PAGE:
Prior to 1989, the Youth Horizons office building on Douglas was known as The Dandelion. The Dandelion (officially Christian Community Services) was a Christian coffee house for young people, an outreach ministry to the homeless and a place for Christian concerts and movies. At that time Bob and Jacque Ward, Ken Canfield and Steve Weldon directed the organization. In 1986, Jeff Wenzel and Earnest Alexander became the new leaders of the organization.
In 1993, the non-profit status was officially updated and the organization’s name was changed to Youth Horizons. The ministry focus also changed from weekly Bible studies and discipleship for young adults to mentoring at-risk children in the community.
Throughout the years the work of Youth Horizons grew. Earnest and Jeff recognized that there was a need in Wichita for a boys group home. In April 1996, the original Martin House opened and full-time residential care was added to Youth Horizons’ programs.
In 2005, a relationship was developed with the Christian Association of Youth Mentoring (CAYM). Youth Horizons was one of the founding members of this national association that is dedicated to training and developing Christian mentoring programs across the United States and Breaking the Cycle of Fatherlessness.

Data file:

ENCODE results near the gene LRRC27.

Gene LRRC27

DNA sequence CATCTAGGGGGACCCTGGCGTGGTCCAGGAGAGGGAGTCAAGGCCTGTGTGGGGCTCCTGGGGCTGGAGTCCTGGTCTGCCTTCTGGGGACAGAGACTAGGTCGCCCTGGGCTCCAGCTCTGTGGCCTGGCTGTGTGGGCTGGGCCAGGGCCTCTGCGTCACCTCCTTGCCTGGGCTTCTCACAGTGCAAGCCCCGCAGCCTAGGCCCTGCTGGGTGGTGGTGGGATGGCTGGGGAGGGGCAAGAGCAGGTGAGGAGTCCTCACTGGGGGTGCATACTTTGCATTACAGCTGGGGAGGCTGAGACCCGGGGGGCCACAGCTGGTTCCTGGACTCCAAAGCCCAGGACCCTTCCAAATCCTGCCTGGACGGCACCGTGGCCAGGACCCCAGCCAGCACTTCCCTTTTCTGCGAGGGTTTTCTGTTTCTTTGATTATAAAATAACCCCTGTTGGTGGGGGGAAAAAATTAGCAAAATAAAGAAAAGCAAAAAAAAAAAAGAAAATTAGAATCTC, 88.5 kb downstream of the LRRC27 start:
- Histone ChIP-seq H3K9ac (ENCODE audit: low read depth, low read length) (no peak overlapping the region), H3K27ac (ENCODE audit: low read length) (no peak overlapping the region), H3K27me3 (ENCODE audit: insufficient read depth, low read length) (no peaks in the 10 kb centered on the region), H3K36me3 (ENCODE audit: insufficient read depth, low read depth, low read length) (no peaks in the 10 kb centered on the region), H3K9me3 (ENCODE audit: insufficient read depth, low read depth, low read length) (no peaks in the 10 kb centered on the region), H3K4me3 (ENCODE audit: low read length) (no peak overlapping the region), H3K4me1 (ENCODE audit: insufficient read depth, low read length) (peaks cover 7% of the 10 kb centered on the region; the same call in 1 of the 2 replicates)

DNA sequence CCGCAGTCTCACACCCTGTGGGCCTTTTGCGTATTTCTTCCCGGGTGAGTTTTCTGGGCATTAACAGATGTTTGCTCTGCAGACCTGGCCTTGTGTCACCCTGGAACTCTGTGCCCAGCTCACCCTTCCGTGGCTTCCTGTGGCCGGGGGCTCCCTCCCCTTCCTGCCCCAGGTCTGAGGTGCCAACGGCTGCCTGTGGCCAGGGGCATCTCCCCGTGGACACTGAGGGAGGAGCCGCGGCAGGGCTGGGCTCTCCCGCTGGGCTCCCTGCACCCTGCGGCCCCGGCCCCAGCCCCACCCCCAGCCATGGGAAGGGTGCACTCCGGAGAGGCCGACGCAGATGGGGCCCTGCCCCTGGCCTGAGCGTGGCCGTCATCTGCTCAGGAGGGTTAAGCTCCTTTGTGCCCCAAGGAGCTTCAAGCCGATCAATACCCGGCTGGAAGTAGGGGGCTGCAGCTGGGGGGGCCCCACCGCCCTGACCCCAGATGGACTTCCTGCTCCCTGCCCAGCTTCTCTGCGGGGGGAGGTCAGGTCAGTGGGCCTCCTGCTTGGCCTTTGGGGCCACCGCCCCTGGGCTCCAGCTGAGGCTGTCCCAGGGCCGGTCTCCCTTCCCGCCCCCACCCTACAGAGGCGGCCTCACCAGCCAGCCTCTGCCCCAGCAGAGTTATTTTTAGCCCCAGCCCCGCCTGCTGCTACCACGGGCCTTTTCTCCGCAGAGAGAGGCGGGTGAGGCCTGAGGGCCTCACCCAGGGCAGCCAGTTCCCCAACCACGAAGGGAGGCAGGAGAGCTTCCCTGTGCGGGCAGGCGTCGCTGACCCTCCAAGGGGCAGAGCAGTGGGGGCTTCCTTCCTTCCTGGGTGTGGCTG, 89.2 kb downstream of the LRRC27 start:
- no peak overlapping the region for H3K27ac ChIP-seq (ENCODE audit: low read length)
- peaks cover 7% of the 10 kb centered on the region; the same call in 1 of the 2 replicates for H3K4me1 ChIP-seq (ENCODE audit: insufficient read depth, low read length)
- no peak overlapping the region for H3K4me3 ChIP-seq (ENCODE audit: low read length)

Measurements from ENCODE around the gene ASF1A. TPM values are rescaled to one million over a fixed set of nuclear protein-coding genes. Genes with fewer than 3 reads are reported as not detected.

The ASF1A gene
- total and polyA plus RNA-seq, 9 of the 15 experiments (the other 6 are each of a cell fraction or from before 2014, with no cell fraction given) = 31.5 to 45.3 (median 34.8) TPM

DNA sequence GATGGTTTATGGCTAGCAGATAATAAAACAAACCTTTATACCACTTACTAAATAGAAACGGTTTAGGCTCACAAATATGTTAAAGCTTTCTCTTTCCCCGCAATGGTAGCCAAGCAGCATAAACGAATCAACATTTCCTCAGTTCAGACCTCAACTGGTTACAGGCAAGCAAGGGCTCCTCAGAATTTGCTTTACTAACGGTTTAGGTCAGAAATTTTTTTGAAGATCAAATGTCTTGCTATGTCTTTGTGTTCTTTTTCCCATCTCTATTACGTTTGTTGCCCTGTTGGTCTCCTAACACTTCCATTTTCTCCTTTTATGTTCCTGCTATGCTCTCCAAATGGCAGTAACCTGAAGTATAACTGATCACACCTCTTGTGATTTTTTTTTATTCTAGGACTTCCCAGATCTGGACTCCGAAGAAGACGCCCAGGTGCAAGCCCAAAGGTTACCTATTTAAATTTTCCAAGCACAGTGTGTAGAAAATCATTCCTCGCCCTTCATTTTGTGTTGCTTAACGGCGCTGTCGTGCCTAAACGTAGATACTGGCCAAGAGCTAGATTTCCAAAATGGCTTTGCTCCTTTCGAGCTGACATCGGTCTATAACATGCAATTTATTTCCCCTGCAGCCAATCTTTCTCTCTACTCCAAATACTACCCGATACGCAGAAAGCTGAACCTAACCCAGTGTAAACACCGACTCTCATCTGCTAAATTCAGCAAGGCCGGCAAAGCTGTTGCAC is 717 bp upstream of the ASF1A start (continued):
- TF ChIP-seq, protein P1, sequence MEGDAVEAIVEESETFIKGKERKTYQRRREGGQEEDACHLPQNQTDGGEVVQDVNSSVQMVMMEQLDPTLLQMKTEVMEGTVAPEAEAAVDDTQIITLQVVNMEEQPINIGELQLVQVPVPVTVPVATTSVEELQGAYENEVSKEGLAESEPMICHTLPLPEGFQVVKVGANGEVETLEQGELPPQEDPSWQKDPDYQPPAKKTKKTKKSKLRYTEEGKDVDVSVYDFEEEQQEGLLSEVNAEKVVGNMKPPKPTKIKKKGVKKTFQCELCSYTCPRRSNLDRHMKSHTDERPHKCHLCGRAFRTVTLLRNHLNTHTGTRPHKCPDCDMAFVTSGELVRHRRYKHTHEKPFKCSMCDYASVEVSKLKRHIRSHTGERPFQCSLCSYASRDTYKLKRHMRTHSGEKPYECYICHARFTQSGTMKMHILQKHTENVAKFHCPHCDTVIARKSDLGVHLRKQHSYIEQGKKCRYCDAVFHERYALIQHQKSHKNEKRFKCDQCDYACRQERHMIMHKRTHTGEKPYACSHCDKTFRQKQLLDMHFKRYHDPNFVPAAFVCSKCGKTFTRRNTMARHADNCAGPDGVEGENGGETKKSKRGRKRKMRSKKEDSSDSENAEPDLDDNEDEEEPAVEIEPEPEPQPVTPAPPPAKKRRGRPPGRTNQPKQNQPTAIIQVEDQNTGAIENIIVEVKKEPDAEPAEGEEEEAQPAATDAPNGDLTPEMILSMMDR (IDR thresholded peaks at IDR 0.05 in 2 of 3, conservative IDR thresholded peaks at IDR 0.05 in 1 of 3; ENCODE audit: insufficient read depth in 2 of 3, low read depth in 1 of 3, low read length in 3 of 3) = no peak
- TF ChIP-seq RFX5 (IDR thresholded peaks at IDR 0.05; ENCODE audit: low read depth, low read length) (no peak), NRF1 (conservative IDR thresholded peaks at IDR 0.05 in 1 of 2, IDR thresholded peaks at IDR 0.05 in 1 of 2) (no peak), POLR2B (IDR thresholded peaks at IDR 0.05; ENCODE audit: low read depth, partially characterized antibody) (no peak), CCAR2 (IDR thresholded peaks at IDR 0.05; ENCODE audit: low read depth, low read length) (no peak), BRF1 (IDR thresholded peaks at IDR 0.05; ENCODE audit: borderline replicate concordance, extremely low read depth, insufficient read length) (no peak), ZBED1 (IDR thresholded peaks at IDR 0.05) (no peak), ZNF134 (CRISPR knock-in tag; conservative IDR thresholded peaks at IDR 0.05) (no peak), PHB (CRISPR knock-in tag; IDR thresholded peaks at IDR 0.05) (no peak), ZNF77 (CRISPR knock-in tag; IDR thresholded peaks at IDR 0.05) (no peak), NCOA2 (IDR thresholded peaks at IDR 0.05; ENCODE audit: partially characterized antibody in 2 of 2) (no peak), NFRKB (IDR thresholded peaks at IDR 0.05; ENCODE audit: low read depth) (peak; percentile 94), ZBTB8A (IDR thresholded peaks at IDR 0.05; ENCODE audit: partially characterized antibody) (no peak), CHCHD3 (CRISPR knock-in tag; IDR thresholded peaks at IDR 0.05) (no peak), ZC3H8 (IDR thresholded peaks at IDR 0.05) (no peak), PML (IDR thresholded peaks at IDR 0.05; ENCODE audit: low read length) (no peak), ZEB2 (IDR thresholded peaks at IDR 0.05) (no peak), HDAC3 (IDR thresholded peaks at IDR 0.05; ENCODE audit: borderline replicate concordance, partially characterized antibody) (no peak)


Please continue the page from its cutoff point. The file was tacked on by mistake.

A generous gift was given in 2006 to purchase property on the outskirts of Wichita and Youth Horizons began developing a new group home concept: the Kinloch Price Boys Ranch. The boys ranch was opened in 2007 and the Martin House was subsequently closed.
Youth Horizons has experienced tremendous growth in its relationship to the community, local churches, kids and families. God has certainly blessed our history and we eagerly look forward to the future. We are always looking for new mentors, house parents and volunteers. Join us in our fight to Break the Cycle of Fatherlessness.
Earnest Alexander is a co-founder and former president of Youth Horizons. He retired in 2019. Born in Selma, Alabama, Earnest came to Kansas to attend Butler County Community College and, later, Friends University. At Friends, he traveled with the Singing Quakers and toured much of the United States. He graduated with a Bachelor of Arts in Vocal Performance and traveled with the Continental Orchestra throughout the United States and the Caribbean.
Earnest grew up in the racially-charged South during the 50’s and 60’s, where he faced discrimination and segregation daily. He and his six siblings were raised by his mother – a single parent who worked hard to lovingly provide for her children. As a boy, Earnest was inspired by the great gospel singer, Mahalia Jackson. He prayed and promised God that if he were given a voice like hers, he would use it for God’s glory. From the fifth grade through high school, Earnest studied voice and worked with the Hart College Music Conservatory at the University of Hartford. There, he studied under Virginia Shoore, Elizabeth Martin, and Marcilene Brown, women who not only influenced his life musically, but in all aspects of his life.
During high school, Earnest received many awards, including being named the representative from Connecticut for a national competition called “American Youth Performs.” As a result, he performed at Carnegie Hall. Earnest committed his life to Christ when he was 12 years old. He has lived a life committed to evangelism and the Lord has used Earnest to bring many people to know Him as Lord and Savior. As a response to a call on his life, he was ordained as a Baptist minister in 1975.